Issue Date: September 26, 2011
Reducing Shipping Air Pollution Bodes Well
California fuel regulations aimed at reducing air pollution from commercial shipping may lead to greater health benefits than expected, according to a study led by NOAA researchers. To reduce emissions of pollutants such as sulfur dioxide and particulate matter, which contribute to respiratory illnesses, California limits the sulfur content of marine gas oil to 1.5% when ships are within 44.5 km (about 28 miles) of the state’s coast. Daniel A. Lack of NOAA’s Earth System Research Laboratory, in Boulder, Colo., and coworkers decided to monitor a container vessel that made the switch from fuel with 3.15% sulfur to one with 0.07% sulfur as it neared the Port of Los Angeles. They found via mass spectrometry and other techniques that levels of sulfur dioxide, sulfate, and particulate matter dropped by at least 88% when the ship slowed and entered the regulated waters (Environ. Sci. Technol., DOI: 10.1021/es2013424). In addition, Lack’s team observed a 75% decrease in black carbon after the fuel switch, a pollutant that they hadn’t expected to change significantly. “We were able to show that these regulations may have an even better effect on human health than intended,” Lack says.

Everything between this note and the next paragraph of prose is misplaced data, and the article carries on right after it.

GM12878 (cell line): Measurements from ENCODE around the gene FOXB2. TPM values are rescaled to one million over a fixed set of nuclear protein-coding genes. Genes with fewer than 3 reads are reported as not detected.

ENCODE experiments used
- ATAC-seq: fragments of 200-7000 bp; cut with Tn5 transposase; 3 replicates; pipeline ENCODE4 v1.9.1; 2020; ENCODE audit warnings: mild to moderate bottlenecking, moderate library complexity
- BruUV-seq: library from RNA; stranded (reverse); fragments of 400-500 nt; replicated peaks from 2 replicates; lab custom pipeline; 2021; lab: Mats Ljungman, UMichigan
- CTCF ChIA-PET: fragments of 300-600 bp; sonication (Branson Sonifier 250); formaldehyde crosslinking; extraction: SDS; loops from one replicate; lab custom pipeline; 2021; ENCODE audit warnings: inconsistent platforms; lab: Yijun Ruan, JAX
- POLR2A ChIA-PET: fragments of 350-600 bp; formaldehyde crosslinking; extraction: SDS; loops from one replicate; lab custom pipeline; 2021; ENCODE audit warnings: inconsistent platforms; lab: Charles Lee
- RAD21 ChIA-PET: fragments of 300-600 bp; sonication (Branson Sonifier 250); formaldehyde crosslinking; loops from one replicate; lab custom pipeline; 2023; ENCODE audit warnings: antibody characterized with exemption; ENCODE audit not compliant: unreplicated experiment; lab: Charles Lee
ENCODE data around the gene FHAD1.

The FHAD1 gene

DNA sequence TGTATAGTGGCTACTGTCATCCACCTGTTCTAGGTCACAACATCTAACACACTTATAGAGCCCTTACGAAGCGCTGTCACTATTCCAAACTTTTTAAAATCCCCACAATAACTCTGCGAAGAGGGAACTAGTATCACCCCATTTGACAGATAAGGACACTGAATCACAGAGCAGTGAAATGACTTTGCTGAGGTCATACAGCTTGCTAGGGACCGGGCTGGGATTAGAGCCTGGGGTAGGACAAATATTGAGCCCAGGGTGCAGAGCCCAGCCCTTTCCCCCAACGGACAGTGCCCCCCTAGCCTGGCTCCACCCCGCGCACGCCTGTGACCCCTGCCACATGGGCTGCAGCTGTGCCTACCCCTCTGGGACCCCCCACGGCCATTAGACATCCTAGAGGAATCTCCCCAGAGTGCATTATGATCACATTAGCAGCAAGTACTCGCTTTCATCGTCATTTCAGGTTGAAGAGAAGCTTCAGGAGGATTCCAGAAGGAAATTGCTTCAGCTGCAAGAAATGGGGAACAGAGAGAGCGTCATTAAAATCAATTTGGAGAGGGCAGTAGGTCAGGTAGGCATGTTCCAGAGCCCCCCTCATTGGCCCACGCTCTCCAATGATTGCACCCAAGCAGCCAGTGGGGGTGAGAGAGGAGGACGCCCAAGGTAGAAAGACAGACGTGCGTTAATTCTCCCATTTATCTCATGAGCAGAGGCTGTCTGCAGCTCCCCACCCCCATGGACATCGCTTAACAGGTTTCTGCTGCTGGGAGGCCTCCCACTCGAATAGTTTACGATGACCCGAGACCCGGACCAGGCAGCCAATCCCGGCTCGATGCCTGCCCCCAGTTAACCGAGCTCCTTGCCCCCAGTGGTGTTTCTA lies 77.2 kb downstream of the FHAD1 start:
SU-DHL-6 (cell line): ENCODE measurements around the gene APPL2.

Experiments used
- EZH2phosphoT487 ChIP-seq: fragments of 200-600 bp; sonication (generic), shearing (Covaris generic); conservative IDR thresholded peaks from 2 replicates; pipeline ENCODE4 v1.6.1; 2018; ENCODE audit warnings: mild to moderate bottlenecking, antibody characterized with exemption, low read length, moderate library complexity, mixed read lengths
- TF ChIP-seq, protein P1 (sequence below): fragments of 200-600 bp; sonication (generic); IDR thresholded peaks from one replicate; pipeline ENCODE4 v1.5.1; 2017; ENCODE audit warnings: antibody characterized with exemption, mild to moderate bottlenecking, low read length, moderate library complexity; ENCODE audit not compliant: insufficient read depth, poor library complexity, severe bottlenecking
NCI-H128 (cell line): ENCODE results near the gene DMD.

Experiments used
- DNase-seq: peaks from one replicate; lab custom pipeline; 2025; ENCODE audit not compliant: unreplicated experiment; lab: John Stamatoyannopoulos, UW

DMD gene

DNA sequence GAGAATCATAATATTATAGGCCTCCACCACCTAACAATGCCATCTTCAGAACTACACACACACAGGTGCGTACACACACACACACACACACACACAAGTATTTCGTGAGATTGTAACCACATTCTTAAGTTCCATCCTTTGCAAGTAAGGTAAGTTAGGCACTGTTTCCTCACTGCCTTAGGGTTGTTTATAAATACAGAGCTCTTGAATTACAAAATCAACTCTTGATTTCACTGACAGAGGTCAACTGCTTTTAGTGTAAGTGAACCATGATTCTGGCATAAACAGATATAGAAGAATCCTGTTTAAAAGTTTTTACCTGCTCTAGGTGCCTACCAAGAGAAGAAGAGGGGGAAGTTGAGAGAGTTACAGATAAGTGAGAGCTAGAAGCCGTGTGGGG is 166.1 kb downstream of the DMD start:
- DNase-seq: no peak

- Chemical & Engineering News
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